LAUNCHED: Mini Cooper D

Outstanding efficiency in cute-as-a-button packaging.

LAUNCHED: Mini Cooper D

The Mini D is not sold in the USA but if it were it'd be an instant hit with hypermilers. This relatively new automotive subculture sees enthusiasts fiddling with cars and driving techniques to maximise economy.

To date, the favoured weapon of the well-heeled hypermiler has been the Toyota Prius. But, with its fuel-sipping diesel four-pot coupled with a raft of other efficiency measures, the Mini D could just usurp Toyota's eco-warrior.

Here in Australia the Mini D has thrown down the gauntlet to its fuel miser rivals with a combined-cycle fuel consumption figure of 3.9L/100km, enabling the claim of "Australia's most fuel-efficient car". At least until the new Prius arrives.

There's little to visibly differentiate the oil-burning 'Brick' from a cooking model Cooper, aside from a subtle D on its rump, a slightly different grille treatment, and curiously skinny rubber.

Those 195/55R16 tyres are one of a number of efficiency measures applied under 'Minimalism'. That's Mini-speak for the same measures BMW calls 'Efficient Dynamics'.

The common-rail turbo four-cylinder came in for attention, with a switchable water pump, a volume flow regulated oil pump, a friction optimised crank drive and electric power steering. Each measure is designed to save fuel by minimising parasitic engine losses.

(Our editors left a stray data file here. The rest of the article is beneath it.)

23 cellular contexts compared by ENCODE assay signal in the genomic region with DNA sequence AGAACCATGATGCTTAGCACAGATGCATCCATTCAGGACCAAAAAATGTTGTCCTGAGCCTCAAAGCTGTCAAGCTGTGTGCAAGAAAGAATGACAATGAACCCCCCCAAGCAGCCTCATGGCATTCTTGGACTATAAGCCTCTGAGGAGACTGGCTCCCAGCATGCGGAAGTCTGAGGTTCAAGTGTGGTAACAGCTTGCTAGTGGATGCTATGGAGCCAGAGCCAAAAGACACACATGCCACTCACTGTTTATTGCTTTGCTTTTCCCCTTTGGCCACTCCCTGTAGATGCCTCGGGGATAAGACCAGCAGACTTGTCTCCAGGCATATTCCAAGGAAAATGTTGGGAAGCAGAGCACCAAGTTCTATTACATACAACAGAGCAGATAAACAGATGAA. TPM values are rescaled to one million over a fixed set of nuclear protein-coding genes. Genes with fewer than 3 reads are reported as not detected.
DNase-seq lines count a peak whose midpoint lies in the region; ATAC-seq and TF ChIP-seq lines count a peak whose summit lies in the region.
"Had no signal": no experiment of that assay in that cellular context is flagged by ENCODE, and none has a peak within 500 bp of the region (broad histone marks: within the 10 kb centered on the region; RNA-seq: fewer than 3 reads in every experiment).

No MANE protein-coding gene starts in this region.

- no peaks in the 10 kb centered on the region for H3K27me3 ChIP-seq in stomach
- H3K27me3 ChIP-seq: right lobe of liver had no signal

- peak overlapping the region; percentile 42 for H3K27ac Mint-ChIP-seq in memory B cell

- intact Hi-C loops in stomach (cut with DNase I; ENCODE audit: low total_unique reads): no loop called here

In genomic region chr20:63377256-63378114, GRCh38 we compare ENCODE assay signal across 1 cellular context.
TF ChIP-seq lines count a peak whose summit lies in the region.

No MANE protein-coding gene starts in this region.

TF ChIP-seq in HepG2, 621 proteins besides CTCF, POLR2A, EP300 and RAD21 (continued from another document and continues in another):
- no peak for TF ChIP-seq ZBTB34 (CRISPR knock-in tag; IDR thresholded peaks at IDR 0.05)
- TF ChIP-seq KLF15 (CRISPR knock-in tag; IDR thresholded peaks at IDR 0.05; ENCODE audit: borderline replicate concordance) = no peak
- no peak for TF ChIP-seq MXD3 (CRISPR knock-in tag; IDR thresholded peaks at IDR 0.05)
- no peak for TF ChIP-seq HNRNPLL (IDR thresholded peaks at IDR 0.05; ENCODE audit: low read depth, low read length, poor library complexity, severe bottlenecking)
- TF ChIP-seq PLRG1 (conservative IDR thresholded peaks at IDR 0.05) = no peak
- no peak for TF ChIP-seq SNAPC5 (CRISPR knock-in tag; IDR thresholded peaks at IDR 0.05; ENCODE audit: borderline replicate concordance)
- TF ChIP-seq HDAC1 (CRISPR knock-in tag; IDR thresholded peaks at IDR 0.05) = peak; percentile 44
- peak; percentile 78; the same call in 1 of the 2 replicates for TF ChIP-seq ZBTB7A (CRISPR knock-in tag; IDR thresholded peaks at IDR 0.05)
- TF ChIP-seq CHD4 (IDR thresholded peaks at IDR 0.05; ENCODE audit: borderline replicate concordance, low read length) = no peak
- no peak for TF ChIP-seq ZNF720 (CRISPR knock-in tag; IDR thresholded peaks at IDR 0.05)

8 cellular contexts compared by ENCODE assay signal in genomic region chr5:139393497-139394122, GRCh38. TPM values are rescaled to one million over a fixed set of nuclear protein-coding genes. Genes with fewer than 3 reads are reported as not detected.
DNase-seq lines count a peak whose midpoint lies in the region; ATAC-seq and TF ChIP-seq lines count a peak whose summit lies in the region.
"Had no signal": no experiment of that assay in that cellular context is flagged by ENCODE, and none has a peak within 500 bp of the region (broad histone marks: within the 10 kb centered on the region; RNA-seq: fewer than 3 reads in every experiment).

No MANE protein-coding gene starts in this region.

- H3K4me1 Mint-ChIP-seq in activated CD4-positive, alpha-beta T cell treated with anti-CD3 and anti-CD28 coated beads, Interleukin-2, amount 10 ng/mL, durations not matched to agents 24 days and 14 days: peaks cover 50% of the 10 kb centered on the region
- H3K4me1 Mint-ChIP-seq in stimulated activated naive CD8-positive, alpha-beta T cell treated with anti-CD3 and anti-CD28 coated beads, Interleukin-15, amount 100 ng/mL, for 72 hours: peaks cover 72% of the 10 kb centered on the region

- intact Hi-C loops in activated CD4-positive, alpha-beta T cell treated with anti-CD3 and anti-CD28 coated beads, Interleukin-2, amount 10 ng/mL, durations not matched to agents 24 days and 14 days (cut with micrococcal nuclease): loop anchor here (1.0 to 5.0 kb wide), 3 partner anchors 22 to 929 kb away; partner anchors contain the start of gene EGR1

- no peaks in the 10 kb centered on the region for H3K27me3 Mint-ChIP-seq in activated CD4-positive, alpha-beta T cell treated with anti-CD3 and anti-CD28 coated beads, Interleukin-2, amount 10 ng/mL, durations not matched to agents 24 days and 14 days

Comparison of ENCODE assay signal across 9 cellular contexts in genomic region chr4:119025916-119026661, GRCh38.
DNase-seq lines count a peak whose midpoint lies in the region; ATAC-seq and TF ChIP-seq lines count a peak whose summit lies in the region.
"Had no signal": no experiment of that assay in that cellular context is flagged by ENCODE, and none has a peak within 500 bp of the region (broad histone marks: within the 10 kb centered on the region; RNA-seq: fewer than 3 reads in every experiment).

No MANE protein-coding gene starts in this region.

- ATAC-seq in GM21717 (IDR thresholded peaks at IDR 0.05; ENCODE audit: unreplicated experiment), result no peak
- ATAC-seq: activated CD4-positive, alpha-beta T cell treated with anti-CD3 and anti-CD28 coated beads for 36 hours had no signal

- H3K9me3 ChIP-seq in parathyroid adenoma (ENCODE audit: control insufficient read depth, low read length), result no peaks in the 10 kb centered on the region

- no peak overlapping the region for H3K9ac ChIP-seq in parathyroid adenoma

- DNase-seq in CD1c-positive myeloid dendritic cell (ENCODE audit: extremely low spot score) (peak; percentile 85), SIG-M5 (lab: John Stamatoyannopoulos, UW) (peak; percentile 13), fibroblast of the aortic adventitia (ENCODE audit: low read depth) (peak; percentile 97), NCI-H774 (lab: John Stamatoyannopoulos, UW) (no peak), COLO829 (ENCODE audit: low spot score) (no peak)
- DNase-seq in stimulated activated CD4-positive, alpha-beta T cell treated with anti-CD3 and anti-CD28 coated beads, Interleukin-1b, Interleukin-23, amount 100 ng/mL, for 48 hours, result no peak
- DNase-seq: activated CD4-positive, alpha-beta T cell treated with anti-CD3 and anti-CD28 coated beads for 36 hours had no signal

It doesn't stop there, either, with the Mini D featuring an underbody aero panel to reduce drag, rear alloy control arms to trim weight, and a brake energy regeneration system.

The car's ultimate party trick, however, is an automatic stop-start function, which shuts down the engine the moment the car comes to a stop, the clutch is released and the manual gearbox is in neutral. Dip the clutch and the little diesel coughs back into life with the whirr of a starter motor and a faint shudder felt through the car. The system is not seamless and can be annoying in heavy traffic, but it's switchable and undeniably effective.

Over the course of a 200km drive program that took in city, freeway and country roads, one pair of scribes achieved a real world figure of 3.81L/100km at an average speed of 51.36km/h. Significantly, the worst in a sample of 10 drivers still achieved 4.66L/100km at 56.40km/h.
The diesel is a torquey little unit and well capable of pulling the remarkably tall gears at low rpm that the shift point indicator frequently urges. The rest of the driving experience is pretty-much all Mini, meaning sharp steering, flat handling and a firmish ride.

Hypermilers, or even regular drivers wanting to save the planet and not look frumpy doing so, need look no further.

Mini Cooper D Chilli

Engine 1560cc 4cyl, dohc, 16v t/d
Max Power 80kW @ 4000rpm
Max Torque 240Nm @ 1750-2000rpm
Transmission 6-speed manual
0-100km/h 9.9sec (claimed)
Price $37,350
On Sale Now


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Ged Bulmer

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